Prosecutors to seek 25 years for TJX hacker
(AP) -- A computer hacker who helped orchestrate one of the largest thefts of credit and debit card numbers in U.S. history faces sentencing this week for hacking into computer systems of major retailers, including TJX Cos., BJ's Wholesale Club and Sports Authority.
Prosecutors plan to ask for a 25-year prison sentence for Albert Gonzalez, a former federal informant from Miami who pleaded guilty last year in three separate hacking cases brought in Massachusetts, New Jersey and New York.
The sentence sought by prosecutors is the maximum under the terms of plea agreements in cases against Gonzalez brought in Massachusetts, New Jersey and New York. He will be sentenced in all three cases during hearings Thursday and Friday in U.S. District Court.
His lawyer will argue that Gonzalez should get no more than 15 years.
Prosecutors said Gonzalez victimized millions of people and cost companies, banks and insurers nearly $200 million. They said just two of Gonzalez's computer servers contained more than 40 million distinct credit and debit card numbers.
"The sheer extent of the human victimization caused by Gonzalez and his organization is unparalleled," Assistant U.S. Attorney Stephen Heymann said in a sentencing memorandum filed in court.
Gonzalez, 28, pleaded guilty in September to hacking into the computers of TJX Cos., BJ's Wholesale Club, OfficeMax, BostonMarket, Barnes & Noble, Sports Authority and the Dave & Busters restaurant chain.
In December, he pleaded guilty to conspiracy to gain unauthorized access to computer servers at the Maine-based supermarket chain Hannaford Brothers; the convenience store chain 7-Eleven Inc.; and Heartland Payment Systems Inc., a New Jersey-based processor of credit and debit cards.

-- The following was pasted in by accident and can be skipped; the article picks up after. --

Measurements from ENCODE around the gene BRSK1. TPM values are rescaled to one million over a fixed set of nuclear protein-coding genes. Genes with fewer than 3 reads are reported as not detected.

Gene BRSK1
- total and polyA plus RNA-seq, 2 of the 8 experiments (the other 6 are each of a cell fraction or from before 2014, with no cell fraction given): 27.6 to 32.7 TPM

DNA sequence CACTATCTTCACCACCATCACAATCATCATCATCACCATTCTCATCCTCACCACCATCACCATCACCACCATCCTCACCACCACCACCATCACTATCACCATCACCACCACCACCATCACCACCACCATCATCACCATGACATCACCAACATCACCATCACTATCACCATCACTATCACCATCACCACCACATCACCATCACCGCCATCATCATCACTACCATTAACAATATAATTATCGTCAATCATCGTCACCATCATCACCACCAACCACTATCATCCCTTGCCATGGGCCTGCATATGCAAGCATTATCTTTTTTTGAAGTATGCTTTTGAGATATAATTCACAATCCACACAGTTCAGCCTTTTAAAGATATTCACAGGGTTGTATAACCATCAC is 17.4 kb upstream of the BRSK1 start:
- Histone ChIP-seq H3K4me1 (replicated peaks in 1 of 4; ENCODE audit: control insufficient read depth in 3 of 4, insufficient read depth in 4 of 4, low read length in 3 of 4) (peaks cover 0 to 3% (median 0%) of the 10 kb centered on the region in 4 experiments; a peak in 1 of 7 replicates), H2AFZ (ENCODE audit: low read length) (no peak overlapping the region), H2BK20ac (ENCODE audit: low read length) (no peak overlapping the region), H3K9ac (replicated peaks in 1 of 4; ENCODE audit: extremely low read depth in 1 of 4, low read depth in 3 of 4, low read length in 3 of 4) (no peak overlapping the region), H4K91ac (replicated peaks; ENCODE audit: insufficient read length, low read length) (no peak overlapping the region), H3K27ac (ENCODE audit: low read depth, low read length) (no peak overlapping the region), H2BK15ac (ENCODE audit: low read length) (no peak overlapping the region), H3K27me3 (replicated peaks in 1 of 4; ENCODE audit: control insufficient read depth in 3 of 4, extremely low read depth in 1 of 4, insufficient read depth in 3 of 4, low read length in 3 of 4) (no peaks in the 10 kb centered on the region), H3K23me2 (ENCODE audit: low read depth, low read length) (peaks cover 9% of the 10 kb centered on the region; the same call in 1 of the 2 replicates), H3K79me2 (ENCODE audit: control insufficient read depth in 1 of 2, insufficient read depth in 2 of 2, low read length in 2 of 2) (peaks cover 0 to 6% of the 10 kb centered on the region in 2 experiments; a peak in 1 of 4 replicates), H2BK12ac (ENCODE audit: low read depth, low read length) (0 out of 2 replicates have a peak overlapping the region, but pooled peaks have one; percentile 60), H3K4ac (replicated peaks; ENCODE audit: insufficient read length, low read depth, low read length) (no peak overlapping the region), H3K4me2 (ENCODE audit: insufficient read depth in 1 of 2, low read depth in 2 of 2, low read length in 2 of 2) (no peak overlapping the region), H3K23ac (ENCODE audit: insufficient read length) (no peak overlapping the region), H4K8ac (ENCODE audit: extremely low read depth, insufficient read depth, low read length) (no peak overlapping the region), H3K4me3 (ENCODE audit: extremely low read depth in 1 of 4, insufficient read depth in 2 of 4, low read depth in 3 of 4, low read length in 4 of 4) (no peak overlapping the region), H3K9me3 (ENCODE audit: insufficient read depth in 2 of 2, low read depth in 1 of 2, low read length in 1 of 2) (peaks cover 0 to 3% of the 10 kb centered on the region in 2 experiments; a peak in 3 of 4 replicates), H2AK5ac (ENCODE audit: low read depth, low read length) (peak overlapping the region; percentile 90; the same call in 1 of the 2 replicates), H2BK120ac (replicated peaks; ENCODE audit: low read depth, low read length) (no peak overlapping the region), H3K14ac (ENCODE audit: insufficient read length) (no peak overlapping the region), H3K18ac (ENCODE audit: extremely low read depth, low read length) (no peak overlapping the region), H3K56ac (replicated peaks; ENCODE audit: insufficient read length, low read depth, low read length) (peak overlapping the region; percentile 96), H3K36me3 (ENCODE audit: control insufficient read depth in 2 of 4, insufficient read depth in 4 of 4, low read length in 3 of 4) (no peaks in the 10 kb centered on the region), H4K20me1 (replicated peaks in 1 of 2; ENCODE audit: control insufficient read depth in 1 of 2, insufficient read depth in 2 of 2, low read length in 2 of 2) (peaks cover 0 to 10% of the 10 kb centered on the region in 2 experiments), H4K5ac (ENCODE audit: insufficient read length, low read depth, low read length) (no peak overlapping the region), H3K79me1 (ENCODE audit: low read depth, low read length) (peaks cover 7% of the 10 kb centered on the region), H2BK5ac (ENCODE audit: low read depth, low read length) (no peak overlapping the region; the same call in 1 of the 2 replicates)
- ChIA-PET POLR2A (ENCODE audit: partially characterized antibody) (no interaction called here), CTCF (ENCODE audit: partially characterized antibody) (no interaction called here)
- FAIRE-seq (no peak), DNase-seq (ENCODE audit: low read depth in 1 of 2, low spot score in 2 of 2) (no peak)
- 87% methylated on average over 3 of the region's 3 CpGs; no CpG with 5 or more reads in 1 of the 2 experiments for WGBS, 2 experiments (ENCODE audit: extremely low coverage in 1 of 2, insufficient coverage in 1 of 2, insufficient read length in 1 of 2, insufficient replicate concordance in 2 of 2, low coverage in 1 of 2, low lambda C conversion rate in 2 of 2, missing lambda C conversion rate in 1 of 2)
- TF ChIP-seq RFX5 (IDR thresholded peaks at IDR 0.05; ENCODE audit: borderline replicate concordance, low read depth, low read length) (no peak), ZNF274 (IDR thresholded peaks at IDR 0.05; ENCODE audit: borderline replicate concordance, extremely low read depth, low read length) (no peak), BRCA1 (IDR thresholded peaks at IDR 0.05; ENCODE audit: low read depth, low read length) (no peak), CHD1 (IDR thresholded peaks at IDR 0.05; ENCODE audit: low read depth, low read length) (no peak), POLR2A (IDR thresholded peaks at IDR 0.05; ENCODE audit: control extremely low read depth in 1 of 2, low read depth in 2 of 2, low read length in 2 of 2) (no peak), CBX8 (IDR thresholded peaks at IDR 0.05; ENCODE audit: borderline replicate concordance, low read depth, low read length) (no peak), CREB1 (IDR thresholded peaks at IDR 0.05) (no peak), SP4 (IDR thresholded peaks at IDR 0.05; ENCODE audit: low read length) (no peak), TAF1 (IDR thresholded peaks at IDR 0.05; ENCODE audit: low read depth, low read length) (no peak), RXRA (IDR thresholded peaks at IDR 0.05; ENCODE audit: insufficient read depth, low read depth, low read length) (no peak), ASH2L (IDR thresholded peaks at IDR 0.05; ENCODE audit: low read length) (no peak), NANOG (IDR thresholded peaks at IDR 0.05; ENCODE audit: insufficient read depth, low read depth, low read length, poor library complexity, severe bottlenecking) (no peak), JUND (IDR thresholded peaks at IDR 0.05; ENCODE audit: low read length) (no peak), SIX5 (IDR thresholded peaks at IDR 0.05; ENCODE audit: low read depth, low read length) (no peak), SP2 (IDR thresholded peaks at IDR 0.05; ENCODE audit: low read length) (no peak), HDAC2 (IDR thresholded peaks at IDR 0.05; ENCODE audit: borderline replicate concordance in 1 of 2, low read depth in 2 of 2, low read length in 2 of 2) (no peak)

Gonzalez's Boston attorney, Martin Weinberg, did not immediately return calls seeking comment on his sentencing recommendation of 15 years.
Weinberg said during an earlier court hearing that he would ask for a lesser sentence based in part on a defense psychiatrist's report that Gonzalez shows behavior consistent with Asperger's syndrome, a form of autism. The report described Gonzalez as an Internet addict with an "idiot-savant-like genius for computers and information technology," but socially awkward.
Gonzalez, who was known online as "soupnazi," was a self-taught computer genius.
He was first arrested for hacking in 2003, but he became a government informant, helping the Secret Service find other hackers. But prosecutors said that over the next five years, he hacked into the computer systems of major retailers while continuing to be an informant for the government.
During that time, authorities said, he amassed $2.8 million and lived a lavish lifestyle. As part of the plea deals, Gonzalez must forfeit more than $2.7 million, plus his Miami condo, car, Rolex watches and a Tiffany ring he gave to his girlfriend.
Authorities said Gonzalez and two foreign co-defendants used hacking techniques that involved "wardriving," or cruising through different areas with a laptop computer and looking for retailers' accessible wireless Internet signals. Once they located a vulnerable network, they installed "sniffer programs" that captured credit and debit card numbers as they moved through a retailer's processing computers - then tried to sell the data overseas.
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